Most DIY tilers love to install porcelain and ceramic tiles. With marble and granite just about everyone can install them with ease. In today’s trendy market there’s a push to buy natural stone for the entire home and exterior. Though there are some things to think about before purchasing this material, keep in mind the added value and the low cost of ownership associated with stone and granite tiles. Often stone is considered maintenance free but with any type of flooring or walls there will be some form of care to be considered.
As with any tile installation project it’s important to have good sub-flooring in place. This can include a cement slab or a cement backer board. Often with slabs a crack isolation membrane is in order, especially with all natural stone. If any movement occurs in the slab under-base after the installation this will telegraph up through the tiles causing them to crack. Crack isolation membrane comes in two forms, brush on and roll out. In most instances with stone it’s best to use roll on as this will cure any issues with movement and any problems with damaging all the hard work put into the job. To learn more about CIM take a look in for a Denver Granite Outlet or any other outlet in the local area.
When sub flooring or a cement slab is being used be absolutely sure it’s level, clean and dry. If an existing floor is there a good cleaning is a must. A good thing to keep in mind as well is to store the tiles in a dry area. Moisture can be a major problem for this project; even dampness to a tile can throw off the bonding agent and cause problems. If the floor is unlevel this can be remedied by using self-leveling thinset. If a slab is not level it can also be sanded with a commercial floor sander (this is something you will want to rent). Every issue with floors can be fixed it’s just how and at what cost.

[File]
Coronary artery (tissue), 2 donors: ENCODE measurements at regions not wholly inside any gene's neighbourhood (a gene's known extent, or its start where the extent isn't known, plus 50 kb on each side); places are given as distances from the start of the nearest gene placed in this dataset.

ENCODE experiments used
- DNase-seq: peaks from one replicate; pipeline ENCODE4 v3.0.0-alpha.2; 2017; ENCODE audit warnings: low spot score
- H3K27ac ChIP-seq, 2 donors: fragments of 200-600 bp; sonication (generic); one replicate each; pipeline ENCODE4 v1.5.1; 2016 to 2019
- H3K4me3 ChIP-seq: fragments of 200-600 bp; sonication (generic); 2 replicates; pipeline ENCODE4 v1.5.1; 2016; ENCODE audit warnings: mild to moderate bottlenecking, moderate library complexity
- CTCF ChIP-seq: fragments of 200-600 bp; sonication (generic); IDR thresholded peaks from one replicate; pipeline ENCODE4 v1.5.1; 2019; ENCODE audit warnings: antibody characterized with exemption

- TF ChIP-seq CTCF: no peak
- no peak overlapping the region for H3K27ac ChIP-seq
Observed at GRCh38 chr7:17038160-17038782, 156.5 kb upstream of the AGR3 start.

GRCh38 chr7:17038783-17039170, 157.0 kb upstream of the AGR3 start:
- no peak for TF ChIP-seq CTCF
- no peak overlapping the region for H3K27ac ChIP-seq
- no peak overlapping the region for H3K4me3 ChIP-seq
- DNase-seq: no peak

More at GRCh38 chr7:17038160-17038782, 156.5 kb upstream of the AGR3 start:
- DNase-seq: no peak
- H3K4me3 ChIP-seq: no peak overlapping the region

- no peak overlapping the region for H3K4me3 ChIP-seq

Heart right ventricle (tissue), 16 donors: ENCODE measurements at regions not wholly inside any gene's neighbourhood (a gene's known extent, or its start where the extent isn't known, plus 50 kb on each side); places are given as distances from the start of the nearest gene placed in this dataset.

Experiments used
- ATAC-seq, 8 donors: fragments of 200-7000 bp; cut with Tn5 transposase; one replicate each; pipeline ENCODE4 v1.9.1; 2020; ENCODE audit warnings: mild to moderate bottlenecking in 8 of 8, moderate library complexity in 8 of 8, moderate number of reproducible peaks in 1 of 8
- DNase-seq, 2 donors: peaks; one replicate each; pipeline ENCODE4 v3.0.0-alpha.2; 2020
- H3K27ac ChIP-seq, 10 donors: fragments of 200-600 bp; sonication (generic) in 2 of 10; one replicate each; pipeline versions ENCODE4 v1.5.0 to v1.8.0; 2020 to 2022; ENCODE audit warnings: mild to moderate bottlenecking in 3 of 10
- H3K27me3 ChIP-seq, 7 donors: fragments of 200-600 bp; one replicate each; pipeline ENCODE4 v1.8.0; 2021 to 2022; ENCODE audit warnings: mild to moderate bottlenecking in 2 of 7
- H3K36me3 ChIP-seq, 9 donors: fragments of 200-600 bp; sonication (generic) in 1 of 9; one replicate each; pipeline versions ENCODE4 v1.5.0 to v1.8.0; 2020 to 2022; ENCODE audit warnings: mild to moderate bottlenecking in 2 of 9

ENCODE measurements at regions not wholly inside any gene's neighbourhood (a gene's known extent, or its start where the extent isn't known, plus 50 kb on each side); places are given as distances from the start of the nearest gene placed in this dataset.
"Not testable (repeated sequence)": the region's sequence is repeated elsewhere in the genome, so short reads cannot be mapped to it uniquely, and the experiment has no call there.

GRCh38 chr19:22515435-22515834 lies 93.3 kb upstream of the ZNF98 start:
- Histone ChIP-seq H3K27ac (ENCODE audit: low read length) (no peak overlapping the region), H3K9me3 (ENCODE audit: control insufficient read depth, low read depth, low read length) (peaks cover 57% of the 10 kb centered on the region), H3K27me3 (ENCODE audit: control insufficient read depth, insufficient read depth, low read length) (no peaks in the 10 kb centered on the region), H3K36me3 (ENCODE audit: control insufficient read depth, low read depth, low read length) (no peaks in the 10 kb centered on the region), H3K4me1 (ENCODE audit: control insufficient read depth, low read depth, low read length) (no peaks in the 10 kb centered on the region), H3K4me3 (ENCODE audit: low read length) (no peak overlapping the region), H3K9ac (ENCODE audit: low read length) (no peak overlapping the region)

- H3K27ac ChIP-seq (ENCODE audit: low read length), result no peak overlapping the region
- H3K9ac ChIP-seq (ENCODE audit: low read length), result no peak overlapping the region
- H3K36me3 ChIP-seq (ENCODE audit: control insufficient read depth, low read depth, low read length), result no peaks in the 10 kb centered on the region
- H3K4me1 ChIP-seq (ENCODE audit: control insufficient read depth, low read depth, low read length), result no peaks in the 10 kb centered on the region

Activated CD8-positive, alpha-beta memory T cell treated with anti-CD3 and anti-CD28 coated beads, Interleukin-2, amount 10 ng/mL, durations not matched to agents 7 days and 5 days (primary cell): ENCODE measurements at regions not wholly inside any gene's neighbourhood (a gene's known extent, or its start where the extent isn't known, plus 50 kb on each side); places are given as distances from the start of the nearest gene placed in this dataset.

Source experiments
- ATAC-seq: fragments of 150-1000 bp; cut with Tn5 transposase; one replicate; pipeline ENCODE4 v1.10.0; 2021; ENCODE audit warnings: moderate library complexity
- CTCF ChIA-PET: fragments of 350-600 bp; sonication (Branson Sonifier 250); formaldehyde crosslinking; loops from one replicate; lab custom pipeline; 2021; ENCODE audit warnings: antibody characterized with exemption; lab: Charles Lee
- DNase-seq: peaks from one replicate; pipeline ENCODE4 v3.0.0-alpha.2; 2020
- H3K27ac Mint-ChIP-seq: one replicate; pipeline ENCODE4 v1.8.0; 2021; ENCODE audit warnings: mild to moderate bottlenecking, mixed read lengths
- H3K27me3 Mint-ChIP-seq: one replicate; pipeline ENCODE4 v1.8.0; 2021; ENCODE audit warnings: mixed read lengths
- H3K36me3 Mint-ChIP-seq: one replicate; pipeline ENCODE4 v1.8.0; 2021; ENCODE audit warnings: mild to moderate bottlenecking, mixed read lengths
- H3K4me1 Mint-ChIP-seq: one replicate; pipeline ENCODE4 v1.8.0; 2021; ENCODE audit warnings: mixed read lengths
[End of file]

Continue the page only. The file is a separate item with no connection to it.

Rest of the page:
Natural stone has one inherit factor, it’s conductive to heated floors. This is a major benefit for modern homes, not just for the coming trend but to enhance a home’s ability to save money over the long run. When searching for natural stone tiles keep in mind the advantage for use in energy efficient homes.
When tiling a wall with natural stone everyone should consider the weight factor. This is especially true with wood or drywall. The best is to use cement backer board to help carry the burden with the added advantage of a good bonding surface. Using cement board is a good ideal weather it be for flooring or walls as both support the heavy weight that is associated with this material.
When marking out a room to find a center always use a chalk line. Starting the installation always choose the point that’s farther from the doorway. This will keep you tiling without having to wait for the installed tiles to set. Spacers used for natural stone vary but often the grout line is much thinner than most other tiles.
Mix the tiles while setting them in place. Often boxed stone tiles are from the same lot and the same cutting. Mixing them from each box gives a uniform aspect of being a panel all its own. To know and learn more on how to set natural stone tiles take a look in for a Denver Granite Outlet or any other outlet in the local area.
When setting stone be sure to have the right amount of bonding agent. This can differ from stone to stone and also change depending on what area of the home the work is in. There are specific bonding agents for the bathroom and altogether different for an exterior patio. While installing be sure to twist the tile into place removing any air pockets etc. If the mortar has been left on the stone wipe as soon as possible with a damp sponge. If not done right away a stain can easily alter the appearance.
Grout and sealer are two important steps to know. With stone everyone should apply the sealer first to protect the grout from staining. Each step should take approximately 24 hours to set and dry. Often a slurry grout is used on stone so it can be filled in with a squeegee. This helps keep the mess off the face of the stone and away from any issues. In the end apply a secondary sealer to guard not just the stone but the entire project.
Jordan Hughes use to teach DIY in the local adult education outlets in Denver.